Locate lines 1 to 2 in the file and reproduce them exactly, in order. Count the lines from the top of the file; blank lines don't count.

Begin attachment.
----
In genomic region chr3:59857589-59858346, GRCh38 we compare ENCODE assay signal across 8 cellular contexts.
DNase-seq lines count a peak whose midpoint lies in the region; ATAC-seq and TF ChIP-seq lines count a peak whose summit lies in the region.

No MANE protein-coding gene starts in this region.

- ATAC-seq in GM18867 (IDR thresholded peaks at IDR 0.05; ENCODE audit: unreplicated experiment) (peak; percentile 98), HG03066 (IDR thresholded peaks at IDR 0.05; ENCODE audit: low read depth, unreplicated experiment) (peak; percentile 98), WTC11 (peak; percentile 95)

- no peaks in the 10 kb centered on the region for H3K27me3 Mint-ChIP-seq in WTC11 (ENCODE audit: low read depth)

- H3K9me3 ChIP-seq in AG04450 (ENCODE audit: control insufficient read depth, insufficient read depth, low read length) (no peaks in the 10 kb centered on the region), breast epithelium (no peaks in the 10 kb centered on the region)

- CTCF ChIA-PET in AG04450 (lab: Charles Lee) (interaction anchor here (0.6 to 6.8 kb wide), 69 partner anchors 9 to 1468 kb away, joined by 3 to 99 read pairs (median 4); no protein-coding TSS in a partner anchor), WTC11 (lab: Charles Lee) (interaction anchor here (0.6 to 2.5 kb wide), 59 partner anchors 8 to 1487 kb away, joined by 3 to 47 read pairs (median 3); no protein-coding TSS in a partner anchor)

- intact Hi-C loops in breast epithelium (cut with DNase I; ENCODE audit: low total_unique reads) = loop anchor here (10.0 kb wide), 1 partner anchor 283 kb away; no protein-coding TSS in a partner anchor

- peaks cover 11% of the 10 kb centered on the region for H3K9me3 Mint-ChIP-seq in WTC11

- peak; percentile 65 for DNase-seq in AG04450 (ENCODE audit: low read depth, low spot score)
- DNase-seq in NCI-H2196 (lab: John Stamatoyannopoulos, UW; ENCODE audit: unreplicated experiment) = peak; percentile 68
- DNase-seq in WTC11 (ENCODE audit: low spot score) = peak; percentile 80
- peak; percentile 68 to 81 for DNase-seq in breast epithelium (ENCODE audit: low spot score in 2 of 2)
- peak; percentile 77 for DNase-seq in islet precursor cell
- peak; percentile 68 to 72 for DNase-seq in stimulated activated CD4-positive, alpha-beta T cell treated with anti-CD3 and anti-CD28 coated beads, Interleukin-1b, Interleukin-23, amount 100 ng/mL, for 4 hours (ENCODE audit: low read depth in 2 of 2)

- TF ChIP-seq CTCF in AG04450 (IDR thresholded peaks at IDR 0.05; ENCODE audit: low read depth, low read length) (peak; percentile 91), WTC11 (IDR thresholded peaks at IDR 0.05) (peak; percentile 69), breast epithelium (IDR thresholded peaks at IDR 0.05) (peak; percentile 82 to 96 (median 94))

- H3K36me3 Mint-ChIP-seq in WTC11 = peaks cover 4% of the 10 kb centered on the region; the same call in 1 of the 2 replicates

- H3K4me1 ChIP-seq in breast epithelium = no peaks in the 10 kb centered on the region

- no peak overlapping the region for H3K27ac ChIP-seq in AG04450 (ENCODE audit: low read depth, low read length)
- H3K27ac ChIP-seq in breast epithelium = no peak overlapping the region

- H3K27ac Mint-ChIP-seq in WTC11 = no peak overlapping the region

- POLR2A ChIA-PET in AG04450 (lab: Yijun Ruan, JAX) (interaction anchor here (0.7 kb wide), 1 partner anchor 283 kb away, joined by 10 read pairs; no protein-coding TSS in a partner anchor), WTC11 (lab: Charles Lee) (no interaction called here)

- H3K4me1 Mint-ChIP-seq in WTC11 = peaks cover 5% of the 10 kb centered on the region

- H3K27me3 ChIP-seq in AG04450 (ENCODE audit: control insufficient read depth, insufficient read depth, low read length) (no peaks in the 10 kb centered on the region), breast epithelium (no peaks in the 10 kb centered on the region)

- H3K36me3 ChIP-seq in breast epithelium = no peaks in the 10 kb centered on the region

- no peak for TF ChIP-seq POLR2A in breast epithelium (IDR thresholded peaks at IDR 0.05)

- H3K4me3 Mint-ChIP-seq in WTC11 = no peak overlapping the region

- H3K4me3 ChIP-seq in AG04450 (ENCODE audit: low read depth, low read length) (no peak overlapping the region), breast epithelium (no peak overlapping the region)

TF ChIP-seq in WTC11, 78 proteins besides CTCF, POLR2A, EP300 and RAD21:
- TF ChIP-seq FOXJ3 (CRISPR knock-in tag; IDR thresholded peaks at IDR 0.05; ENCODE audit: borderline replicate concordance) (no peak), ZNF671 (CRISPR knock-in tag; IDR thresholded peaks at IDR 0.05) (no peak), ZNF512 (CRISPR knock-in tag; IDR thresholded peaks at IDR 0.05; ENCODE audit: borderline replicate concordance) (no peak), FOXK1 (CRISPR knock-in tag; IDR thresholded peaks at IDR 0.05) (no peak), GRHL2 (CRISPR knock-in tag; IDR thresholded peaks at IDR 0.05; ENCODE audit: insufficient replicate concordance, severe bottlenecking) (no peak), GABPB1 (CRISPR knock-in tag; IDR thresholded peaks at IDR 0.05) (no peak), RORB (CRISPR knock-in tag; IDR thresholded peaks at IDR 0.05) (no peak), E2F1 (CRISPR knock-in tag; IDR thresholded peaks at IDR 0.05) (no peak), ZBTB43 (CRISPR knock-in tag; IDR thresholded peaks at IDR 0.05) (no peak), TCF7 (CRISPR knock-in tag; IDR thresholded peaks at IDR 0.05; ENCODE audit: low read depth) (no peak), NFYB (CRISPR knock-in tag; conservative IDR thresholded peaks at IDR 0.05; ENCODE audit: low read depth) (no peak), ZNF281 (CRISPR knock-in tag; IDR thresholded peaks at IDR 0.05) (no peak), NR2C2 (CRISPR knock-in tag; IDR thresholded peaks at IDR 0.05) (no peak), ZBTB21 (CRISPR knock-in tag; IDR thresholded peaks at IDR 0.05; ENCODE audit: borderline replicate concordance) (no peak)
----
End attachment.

In genomic region chr3:59857589-59858346, GRCh38 we compare ENCODE assay signal across 8 cellular contexts.
DNase-seq lines count a peak whose midpoint lies in the region; ATAC-seq and TF ChIP-seq lines count a peak whose summit lies in the region.